MARK RILEY: Anthony Albanese in uncomfortable company as he holds out on Greens supermarket Bill

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Mark Riley
The Nightly
3 Min Read
Anthony Albanese is finding himself in difficult territory when it comes to supermarkets.
Anthony Albanese is finding himself in difficult territory when it comes to supermarkets. Credit: The Nightly

Down the back of aisle seven, right next to the cold cuts, a cross-party group of politicians is pressing Anthony Albanese up against the wall with their trolleys.

And they will soon be joined by voters unless Albanese finds a way of explaining why Labor is now the only major party opposed to giving the ACCC new powers to break up the great supermarket duopoly.

Just a cursory glance at how the political landscape is breaking on this issue would tell him he is stuck between the rock salt and a hard place.

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On one side is a massing barbarian army of Greens, Nationals and Liberals.

On the other is Albanese and one very unlikely ally — the Business Council of Australia.

That should tell him everything about the predicament he is in.

When your only supporter is your arch enemy’s closest friend, you know you are in strife.

And if that doesn’t convince him to find some viable and immediate alternative to this legislation, pressure from his own backbench just might.

I’m told a growing number of Labor MPs are worried that they’ll face a voter backlash unless their government gets on board with the proposed divestiture powers.

Most are in outer urban electorates where the cost-of-living crisis is biting hardest.

And they are hearing daily from their constituents who want something done about grocery prices and done now.

It appears likely that the Nationals and Liberals will reach some sort of accommodation with the Greens to support Tasmanian Green Senator Nick McKim’s Bill to give the ACCC the new divestiture powers.

Prime Minister Anthony Albanese during a press conference held at Senator Louise Pratt's office in Perth.  Senator Louise Pratt will retire from Federal Politics at the next election.
Anthony Albanese says he accepts their market power is excessive. Credit: Danella Bevis/The West Australian

McKim says the Bill has one intention: “To give the ACCC the power to smash up the big supermarket corporations and stop them price gouging at the check-out.”

Albanese says he accepts that Coles’ and Woolworths’ market power is excessive but won’t support taking a legal chainsaw to break them up.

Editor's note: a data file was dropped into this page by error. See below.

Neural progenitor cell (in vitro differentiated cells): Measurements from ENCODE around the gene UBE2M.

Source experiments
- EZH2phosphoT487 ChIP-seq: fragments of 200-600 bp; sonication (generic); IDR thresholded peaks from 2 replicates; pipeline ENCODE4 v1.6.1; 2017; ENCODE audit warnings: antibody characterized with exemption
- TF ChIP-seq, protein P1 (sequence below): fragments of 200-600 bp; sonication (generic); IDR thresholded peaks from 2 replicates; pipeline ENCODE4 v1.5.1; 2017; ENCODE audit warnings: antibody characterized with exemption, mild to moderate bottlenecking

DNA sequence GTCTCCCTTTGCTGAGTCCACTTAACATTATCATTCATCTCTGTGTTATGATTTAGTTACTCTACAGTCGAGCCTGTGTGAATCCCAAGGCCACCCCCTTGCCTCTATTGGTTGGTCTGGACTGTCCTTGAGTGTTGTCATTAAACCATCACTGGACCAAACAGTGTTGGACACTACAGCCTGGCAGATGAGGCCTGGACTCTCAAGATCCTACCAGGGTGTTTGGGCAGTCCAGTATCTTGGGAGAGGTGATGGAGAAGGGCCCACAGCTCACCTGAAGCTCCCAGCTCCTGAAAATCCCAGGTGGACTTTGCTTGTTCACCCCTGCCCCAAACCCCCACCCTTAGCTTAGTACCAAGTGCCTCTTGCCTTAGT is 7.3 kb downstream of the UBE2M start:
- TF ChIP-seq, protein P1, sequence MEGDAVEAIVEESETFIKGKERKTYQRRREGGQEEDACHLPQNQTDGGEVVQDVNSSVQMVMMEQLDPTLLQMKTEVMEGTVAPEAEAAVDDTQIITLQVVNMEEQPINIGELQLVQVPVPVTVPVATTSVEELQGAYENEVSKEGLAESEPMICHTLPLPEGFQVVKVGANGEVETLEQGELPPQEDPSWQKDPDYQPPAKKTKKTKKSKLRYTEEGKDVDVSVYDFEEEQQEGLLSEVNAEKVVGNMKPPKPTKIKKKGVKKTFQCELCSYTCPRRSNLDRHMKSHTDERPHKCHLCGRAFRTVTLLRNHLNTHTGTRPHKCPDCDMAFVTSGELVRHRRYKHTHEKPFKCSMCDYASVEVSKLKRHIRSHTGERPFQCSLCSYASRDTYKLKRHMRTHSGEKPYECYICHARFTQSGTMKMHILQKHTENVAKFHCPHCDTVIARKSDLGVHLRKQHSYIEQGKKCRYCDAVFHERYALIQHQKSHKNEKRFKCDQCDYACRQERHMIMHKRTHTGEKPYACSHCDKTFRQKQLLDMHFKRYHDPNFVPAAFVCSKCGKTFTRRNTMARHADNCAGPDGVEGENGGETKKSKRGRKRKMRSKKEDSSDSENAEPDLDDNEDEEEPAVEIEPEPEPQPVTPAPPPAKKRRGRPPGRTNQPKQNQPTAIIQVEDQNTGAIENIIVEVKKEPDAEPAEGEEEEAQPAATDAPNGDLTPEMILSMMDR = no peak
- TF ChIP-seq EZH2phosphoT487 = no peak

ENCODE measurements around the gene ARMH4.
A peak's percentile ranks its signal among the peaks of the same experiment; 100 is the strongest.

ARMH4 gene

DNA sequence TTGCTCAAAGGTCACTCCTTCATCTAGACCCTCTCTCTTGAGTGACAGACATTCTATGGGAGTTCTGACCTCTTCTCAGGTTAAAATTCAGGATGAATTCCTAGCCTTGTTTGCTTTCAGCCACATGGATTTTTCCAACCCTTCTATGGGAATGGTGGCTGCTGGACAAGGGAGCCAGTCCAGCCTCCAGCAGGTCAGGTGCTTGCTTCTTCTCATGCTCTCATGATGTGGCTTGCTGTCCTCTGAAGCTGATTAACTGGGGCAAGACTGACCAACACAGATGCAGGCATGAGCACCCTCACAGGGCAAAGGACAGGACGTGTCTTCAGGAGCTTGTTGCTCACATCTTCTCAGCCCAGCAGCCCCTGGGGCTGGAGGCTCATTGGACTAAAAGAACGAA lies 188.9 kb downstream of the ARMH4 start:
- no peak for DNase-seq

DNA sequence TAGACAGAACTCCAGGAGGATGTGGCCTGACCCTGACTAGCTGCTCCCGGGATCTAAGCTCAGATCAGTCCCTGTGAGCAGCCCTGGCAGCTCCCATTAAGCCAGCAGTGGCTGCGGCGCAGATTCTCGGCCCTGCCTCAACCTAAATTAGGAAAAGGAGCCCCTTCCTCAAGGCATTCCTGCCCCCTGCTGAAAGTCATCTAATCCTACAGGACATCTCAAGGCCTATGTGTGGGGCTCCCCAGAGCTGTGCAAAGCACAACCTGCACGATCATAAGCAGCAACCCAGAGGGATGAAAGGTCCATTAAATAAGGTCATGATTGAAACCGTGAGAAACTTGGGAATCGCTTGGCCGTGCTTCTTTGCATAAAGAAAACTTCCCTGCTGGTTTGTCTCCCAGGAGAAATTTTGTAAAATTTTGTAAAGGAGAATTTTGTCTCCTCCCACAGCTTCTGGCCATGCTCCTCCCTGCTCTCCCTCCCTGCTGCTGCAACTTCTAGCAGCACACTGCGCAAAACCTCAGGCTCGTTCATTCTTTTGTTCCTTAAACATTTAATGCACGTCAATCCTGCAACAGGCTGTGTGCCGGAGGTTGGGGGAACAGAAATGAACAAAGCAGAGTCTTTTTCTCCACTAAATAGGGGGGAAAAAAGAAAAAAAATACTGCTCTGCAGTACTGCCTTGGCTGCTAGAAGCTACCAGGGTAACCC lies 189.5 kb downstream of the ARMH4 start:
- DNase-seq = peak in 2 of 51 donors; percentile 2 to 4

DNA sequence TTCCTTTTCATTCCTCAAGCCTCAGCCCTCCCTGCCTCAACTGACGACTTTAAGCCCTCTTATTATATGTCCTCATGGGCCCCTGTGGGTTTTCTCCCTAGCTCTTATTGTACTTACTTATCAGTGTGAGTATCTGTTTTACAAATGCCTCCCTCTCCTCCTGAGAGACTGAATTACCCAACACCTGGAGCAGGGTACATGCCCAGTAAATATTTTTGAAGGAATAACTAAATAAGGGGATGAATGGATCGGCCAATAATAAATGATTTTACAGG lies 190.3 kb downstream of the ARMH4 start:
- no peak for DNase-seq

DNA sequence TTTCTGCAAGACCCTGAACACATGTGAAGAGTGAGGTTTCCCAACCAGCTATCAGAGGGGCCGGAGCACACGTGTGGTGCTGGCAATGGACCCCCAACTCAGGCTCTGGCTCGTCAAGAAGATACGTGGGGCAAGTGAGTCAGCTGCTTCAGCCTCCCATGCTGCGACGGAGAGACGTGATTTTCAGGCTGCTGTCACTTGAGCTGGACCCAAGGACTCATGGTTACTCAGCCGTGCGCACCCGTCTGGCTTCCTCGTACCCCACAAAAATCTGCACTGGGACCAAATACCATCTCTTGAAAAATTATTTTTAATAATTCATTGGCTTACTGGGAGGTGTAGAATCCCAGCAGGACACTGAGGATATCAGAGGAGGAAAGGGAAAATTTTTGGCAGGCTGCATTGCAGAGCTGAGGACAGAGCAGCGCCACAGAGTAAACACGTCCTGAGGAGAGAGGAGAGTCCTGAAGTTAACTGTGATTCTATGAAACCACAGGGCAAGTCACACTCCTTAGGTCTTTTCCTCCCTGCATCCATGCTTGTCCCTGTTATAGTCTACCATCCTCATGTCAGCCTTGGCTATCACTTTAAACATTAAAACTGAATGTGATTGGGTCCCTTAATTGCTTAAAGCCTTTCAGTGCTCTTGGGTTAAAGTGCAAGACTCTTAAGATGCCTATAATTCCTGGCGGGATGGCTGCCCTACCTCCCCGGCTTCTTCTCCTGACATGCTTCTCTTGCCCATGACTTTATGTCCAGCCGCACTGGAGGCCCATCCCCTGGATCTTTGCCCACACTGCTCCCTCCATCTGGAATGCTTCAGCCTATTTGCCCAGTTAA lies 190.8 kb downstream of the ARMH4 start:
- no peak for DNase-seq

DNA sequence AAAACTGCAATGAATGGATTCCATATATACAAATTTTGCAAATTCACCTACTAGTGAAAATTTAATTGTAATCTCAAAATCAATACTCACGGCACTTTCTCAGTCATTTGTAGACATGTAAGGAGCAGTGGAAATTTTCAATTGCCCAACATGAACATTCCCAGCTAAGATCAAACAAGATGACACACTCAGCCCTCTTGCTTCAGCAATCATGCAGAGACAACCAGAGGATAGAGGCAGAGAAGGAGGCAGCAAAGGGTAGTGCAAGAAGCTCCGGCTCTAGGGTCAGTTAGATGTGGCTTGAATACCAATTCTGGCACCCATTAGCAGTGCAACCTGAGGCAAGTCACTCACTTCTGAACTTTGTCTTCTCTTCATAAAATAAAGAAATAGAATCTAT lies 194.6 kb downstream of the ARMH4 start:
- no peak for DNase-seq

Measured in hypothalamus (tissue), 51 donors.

Sounding more like an old-school conservative than a modern progressive, Albanese says that “Australia is not the Soviet Union” and that the common sense approach is to maintain a “market-based economy with appropriate regulation”.

He has instead ordered an ACCC inquiry into supermarket pricing and another headed by former Labor minister Craig Emerson into the Food and Grocery Code of Conduct.

While they tuck themselves under the boardroom tables for lunch today, there are families making those real decisions at supermarkets putting fresh produce back on the shelf.

It appears to be straight out of the State government playbook: when in trouble call a review and when in real trouble call two.

On top of that, the ACCC isn’t scheduled to report back until February next year.

That is way too late to address what is an immediate and building political crisis.

A large section of what Albanese calls middle Australia is doing it tough now.

And those families are feeling that most keenly every time they go to the supermarket.

That is their lived experience. It is real and it hurts. And it will change the way a lot of them vote if they don’t believe the Government is doing enough to help them.

Nationals leader David Littleproud says soaring prices are forcing families to put items back on the shelves or set them aside at the check-out because they simply can’t afford to pay.

The BCA upped its campaign against the divestiture laws this week, claiming they could have damaging unintended consequences.

It warns that forcing the break-up of supermarkets could lead to less competition in rural and regional areas and, hence, even higher grocery prices.

Littleproud was having none of that.

“This is scaremongering by the BCA who are the goons for big business,” he thundered this morning.

“While they tuck themselves under the boardroom tables for lunch today, there are families making those real decisions at supermarkets putting fresh produce back on the shelf.”

If Littleproud’s Nationals and the Liberals do forge a consensus with the Greens, McKim’s “supermarket smash-up” Bill will get through the Senate.

But Albanese controls the numbers in the House of Representatives and if Labor doesn’t support the law there it will fail.

And then Anthony Albanese will have to explain why he is essentially protecting the supermarkets as voters squeeze him against the cold cuts with their trolleys.

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